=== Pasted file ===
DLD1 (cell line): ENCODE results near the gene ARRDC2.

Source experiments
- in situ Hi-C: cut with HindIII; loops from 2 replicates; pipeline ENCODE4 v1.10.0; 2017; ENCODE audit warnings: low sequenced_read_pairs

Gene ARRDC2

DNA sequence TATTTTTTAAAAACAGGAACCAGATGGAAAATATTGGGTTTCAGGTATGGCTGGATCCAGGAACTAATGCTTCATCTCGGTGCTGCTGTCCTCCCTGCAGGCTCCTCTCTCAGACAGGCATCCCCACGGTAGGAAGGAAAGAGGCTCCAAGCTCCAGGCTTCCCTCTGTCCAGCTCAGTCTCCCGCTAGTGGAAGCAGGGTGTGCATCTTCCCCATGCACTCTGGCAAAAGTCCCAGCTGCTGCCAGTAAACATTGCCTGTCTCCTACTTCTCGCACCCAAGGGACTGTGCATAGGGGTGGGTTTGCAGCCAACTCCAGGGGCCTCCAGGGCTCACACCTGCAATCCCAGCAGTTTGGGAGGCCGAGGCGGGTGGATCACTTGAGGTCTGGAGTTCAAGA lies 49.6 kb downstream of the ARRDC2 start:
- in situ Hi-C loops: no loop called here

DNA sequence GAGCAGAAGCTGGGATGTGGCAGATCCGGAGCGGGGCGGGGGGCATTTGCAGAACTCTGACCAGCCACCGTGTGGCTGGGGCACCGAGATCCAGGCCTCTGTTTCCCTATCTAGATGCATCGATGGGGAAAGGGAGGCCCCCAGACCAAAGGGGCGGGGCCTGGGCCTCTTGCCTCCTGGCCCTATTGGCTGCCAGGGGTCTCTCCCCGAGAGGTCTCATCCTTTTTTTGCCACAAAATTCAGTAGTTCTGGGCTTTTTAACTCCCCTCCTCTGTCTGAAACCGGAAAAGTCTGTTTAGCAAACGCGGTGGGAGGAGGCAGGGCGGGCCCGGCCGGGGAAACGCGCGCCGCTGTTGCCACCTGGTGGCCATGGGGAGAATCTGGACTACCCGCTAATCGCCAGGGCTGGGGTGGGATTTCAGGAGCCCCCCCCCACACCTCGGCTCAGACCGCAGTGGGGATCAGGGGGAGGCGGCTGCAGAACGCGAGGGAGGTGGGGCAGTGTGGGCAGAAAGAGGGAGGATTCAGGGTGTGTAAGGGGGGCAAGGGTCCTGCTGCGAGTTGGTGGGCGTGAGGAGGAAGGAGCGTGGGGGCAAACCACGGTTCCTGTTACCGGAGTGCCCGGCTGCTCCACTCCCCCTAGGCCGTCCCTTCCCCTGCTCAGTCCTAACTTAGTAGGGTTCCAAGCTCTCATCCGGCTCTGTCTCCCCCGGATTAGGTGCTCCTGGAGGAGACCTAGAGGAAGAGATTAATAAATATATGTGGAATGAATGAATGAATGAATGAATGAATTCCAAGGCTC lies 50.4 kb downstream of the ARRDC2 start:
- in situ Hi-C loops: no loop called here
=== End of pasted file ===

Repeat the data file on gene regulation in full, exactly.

DLD1 (cell line): ENCODE results near the gene ARRDC2.

Source experiments
- in situ Hi-C: cut with HindIII; loops from 2 replicates; pipeline ENCODE4 v1.10.0; 2017; ENCODE audit warnings: low sequenced_read_pairs

Gene ARRDC2

DNA sequence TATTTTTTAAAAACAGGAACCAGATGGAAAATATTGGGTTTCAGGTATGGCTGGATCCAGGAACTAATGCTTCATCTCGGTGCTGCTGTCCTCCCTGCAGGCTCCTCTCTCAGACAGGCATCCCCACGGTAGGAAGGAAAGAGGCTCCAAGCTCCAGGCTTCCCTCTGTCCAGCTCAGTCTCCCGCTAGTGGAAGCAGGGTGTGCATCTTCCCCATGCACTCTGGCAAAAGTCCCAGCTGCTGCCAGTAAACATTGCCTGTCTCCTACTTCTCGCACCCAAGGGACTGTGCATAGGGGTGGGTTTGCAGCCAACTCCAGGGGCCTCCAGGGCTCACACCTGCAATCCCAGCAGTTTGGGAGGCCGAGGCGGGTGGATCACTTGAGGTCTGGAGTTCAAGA lies 49.6 kb downstream of the ARRDC2 start:
- in situ Hi-C loops: no loop called here

DNA sequence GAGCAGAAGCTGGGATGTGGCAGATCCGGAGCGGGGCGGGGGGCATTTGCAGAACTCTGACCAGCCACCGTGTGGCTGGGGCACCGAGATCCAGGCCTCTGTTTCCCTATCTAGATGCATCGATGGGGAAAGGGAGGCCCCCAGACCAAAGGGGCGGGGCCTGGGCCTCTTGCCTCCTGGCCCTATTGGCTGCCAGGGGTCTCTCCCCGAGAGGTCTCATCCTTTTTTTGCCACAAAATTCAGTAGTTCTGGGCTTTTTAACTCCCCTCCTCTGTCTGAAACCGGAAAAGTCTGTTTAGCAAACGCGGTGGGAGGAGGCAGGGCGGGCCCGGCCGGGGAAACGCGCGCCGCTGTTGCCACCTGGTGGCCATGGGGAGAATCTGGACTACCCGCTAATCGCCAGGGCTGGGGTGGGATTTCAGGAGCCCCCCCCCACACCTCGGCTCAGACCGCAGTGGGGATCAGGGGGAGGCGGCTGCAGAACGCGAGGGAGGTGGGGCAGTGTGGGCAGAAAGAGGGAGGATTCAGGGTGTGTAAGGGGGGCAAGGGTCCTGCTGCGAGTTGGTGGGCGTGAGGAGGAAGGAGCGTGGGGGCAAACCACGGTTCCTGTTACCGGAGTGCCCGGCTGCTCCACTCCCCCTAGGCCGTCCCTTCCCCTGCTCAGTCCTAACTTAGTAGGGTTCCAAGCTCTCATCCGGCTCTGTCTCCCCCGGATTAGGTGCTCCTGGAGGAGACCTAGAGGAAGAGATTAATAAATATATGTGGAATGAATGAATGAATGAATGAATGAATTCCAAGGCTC lies 50.4 kb downstream of the ARRDC2 start:
- in situ Hi-C loops: no loop called here